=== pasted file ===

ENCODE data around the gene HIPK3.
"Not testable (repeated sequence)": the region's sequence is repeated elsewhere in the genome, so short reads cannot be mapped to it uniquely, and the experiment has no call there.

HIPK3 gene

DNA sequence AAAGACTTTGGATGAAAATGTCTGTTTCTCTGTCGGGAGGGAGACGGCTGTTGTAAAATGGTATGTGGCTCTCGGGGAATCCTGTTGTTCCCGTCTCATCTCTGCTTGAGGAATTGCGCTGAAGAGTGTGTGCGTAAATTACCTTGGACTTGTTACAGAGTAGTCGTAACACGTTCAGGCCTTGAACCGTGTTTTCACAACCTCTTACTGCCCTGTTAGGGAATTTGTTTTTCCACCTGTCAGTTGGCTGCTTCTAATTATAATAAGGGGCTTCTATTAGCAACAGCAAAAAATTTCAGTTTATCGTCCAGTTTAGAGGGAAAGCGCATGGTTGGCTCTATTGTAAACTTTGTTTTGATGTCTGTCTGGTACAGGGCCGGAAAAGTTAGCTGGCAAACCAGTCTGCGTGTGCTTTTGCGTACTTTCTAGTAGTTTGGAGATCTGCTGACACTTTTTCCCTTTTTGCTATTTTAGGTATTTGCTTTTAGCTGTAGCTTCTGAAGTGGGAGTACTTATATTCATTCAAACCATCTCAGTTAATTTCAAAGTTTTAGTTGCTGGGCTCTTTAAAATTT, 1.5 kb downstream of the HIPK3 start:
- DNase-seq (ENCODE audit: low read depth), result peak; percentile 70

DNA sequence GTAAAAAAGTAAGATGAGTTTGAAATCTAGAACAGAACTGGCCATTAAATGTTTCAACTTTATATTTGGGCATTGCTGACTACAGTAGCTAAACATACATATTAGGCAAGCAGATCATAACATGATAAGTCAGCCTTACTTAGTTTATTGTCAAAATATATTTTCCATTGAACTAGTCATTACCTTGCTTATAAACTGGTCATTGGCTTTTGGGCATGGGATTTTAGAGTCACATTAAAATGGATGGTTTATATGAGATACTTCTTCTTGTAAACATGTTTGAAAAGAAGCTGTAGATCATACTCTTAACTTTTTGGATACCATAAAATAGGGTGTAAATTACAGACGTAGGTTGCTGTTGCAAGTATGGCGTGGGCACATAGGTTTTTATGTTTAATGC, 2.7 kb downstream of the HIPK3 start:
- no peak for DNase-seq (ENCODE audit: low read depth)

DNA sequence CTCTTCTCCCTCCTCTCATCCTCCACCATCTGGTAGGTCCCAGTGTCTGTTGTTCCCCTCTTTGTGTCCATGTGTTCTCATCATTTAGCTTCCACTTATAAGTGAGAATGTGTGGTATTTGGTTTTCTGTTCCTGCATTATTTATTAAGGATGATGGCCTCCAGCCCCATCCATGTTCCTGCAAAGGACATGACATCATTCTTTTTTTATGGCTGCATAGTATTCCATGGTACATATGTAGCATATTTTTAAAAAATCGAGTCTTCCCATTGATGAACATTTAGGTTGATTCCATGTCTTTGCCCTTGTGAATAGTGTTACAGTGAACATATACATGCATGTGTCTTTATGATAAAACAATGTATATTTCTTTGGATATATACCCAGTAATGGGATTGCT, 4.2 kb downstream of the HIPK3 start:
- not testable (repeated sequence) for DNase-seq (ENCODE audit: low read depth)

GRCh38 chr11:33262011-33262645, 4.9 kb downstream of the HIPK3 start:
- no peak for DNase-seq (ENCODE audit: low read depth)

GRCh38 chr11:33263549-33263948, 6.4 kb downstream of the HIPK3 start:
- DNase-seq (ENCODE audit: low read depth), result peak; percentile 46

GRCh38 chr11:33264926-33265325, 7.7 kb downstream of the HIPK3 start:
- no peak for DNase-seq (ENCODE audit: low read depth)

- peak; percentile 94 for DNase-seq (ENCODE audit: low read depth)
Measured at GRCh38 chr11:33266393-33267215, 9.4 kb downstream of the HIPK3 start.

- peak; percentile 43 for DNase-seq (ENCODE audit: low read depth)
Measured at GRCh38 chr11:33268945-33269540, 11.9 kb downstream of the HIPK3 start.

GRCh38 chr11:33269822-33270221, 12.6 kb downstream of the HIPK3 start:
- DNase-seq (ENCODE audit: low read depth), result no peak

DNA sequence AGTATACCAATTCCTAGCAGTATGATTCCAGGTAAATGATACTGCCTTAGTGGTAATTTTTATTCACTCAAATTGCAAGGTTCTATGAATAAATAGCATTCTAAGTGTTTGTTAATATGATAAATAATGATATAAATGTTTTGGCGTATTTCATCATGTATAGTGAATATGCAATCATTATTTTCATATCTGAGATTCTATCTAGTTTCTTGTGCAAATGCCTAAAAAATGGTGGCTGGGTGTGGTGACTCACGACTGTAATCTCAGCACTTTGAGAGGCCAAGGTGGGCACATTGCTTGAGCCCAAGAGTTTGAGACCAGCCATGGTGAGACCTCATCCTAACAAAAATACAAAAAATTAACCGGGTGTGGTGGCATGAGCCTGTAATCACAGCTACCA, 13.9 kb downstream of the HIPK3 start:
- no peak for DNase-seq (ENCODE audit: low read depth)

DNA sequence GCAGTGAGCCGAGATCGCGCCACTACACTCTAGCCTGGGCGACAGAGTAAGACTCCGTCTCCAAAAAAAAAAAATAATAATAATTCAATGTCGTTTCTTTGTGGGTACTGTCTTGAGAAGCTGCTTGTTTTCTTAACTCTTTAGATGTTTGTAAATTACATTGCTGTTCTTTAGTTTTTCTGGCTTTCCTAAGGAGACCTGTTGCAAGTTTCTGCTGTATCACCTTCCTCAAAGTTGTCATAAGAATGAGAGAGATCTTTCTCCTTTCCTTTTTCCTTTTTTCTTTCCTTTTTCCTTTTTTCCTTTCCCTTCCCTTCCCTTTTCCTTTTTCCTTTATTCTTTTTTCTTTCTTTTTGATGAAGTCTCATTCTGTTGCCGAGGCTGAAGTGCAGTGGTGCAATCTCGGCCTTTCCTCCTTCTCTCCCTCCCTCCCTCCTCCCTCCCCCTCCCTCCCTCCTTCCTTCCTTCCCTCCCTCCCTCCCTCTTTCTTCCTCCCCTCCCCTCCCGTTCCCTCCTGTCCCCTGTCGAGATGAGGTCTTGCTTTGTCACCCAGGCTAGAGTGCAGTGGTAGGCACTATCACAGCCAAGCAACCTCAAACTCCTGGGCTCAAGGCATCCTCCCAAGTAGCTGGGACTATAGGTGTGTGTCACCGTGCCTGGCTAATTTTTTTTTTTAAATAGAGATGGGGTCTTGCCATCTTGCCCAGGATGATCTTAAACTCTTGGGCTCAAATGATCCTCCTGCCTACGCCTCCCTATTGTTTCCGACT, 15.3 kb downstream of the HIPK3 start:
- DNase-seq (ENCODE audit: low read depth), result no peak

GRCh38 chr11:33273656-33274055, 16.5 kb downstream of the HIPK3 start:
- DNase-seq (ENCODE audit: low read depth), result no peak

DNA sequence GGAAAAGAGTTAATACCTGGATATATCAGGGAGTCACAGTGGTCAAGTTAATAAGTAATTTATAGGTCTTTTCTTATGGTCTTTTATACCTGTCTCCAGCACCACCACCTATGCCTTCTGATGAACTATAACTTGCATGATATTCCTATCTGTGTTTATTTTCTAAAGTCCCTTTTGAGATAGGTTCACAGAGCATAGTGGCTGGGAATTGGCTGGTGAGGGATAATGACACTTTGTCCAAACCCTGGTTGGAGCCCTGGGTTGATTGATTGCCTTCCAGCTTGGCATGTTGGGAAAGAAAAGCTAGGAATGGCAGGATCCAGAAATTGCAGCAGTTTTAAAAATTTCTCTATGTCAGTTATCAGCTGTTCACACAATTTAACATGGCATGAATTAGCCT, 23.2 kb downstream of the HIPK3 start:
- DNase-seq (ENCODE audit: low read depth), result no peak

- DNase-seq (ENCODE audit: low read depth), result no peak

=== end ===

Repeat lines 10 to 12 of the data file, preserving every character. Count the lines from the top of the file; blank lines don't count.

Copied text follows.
GRCh38 chr11:33262011-33262645, 4.9 kb downstream of the HIPK3 start:
- no peak for DNase-seq (ENCODE audit: low read depth)

GRCh38 chr11:33263549-33263948, 6.4 kb downstream of the HIPK3 start: